The percentage of seniors who are married has grown over the past 50 years, according to the U.S. Census Bureau. Remarriage, increased life expectancy, and a shrinking age gap between women and men mean more families are looking for senior living that supports both parents’ needs. Thankfully, many senior living communities today may provide flexible services that can be tailored to many lifestyles and individualized needs. These customizable options can help couples stay happy together after a move to senior living.
“Couples want companionship, and people are living longer, so they need adequate space and unique health care arrangements for spouses with different care needs,” says Dr. Melissa Henston, a geriatric psychologist in Colorado.
Senior care is a spectrum, and it’s important to find a community that meets both of your parents’ needs. One spouse may require assistance with activities of daily living (ADLs), like dressing and bathing, while the other is independent. One partner may be experiencing dementia symptoms while the other has no cognitive decline. This article outlines some common care types along with their associated costs — to help your aging parents find a place to flourish together.
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Senior living options for couples can vary based on care needs and community design. As long as both partners find something to love about their chosen community, they can live together happily. Thankfully, many senior living communities offer a variety of activities and convenient services that cater to a wide range of interests and needs. When visiting prospective communities, it’s important to make sure both parents’ needs will be met there.
“Family members who help provide care and advice should listen carefully to what the couple needs and wants before making any placement decisions,” advises Henston.
It’s important that the prospective community manager is fully aware that a couple will be living together there so that everything is considered at once. For example, if one partner’s care needs change down the line, how will that affect their situation? Ask the care manager of the prospective community about the following:
If neither member of a senior couple needs help with ADLs, they may find a better fit in an independent living community. Sometimes, independent living communities even have third-party home care providers on-site, so tailored personal care can be an added service down the road. This can relieve the more independent partner of any care duties in the future.
These communities generally offer spacious apartments or suites with kitchenettes, private bathrooms, and many of the same amenities as luxury condominiums. Some are communities are really comprised of neighborhoods of “cottages” or full-size homes. The residences often feature senior-friendly details like full wheelchair accessibility, hand-held showers, and emergency alert systems. These communities also may include home maintenance, light housekeeping, and events and activities in the cost. Dining services are also sometimes offered. These convenient services leave more time for the couple to nurture their social, emotional, and mental well-being.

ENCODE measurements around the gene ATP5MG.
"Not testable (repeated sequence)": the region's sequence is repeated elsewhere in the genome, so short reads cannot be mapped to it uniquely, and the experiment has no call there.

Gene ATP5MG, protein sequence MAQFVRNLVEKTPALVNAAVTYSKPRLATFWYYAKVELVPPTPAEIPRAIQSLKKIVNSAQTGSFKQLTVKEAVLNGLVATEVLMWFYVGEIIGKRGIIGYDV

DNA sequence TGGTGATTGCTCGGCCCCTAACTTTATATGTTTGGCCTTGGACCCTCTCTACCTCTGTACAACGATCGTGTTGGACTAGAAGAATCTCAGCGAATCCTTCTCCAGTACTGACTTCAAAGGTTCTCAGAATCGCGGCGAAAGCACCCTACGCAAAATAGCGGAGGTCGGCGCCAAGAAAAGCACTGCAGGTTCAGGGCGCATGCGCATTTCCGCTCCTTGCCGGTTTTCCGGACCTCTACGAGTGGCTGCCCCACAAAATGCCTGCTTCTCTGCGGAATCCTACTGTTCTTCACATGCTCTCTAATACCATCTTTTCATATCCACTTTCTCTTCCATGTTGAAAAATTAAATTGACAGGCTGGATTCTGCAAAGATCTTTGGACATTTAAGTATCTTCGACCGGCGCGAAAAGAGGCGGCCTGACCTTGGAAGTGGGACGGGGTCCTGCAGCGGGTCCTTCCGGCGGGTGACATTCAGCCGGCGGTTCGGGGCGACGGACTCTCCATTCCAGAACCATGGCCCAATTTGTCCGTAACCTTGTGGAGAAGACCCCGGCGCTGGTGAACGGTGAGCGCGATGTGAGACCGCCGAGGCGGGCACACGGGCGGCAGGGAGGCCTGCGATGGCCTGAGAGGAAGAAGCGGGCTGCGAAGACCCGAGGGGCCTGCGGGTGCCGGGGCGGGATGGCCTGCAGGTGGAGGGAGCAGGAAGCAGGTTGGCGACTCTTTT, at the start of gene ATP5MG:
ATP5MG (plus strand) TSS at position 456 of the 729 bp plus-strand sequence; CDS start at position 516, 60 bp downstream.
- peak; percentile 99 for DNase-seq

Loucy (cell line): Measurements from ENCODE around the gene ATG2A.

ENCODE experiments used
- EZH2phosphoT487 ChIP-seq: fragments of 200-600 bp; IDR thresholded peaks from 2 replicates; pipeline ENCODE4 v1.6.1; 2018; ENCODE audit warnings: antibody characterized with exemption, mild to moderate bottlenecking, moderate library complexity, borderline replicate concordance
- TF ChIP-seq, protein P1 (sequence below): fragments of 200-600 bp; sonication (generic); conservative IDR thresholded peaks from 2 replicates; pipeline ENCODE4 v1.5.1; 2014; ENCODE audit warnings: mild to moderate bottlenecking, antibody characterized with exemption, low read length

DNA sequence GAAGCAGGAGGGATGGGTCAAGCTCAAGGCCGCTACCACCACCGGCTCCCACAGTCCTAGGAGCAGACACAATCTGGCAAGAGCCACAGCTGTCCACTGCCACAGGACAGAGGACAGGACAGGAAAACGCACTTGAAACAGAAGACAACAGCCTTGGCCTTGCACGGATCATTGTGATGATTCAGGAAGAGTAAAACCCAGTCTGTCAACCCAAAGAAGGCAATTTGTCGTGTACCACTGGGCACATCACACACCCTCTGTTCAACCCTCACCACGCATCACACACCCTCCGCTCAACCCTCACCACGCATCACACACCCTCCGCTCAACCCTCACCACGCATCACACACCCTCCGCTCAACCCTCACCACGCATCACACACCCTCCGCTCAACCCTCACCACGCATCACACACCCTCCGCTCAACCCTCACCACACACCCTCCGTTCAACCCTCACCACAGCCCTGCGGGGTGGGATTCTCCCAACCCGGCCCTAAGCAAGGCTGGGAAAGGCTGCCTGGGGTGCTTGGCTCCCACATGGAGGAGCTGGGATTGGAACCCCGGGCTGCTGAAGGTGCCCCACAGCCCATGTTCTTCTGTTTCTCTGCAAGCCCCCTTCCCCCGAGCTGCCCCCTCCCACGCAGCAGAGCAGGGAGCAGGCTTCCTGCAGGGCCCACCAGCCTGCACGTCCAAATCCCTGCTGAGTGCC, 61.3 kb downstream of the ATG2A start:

Because there are fewer services, independent living is generally less expensive than assisted living, with a national average cost of $2,843 per month. If your aging parents want a maintenance-free, quiet retirement, but they need more assistance than independent living provides, home health services can be added.
Assisted living is a great fit for senior couples who want to maintain an active social schedule, would like help with personal care tasks, and would appreciate a maintenance-free lifestyle.
Social and emotional needs can be just as important as care needs. Be sure that both parents find activities they enjoy before settling on a community. For example, while on your tour, ask an activities director if there are any special programs designed just for male residents, like a poker night, putting green, or chess club.
Some assisted living communities will have specialized care units with different care levels all on the same grounds. Specialized care units can include memory care and skilled nursing care, so if one partner develops more advanced care needs down the road, the couple can at least remain in the same community.
The median monthly cost to receive care in a private, one-bedroom apartment in an assisted living facility is $4,500 according to Genworth’s 2021 Cost of Care Survey. That said, it’s difficult to determine the cost of assisted living for couples since each person has their own care needs that could affect the price of services. Communities often use a tiered pricing model. If one partner needs more assistance with ADLs, then the cost of those services would be added to the couple’s base rate.
Many assisted living communities have attached memory care facilities. If one spouse exhibits signs of cognitive decline, or if there’s a family history of dementia, a community that offers memory care is a good option. Some communities allow the couple to transfer to a memory care apartment together — however, since assisted living and memory care aren’t the same, a partner diagnosed with dementia may have to move to a separate wing of the building designed for residents with wandering tendencies or sundown syndrome.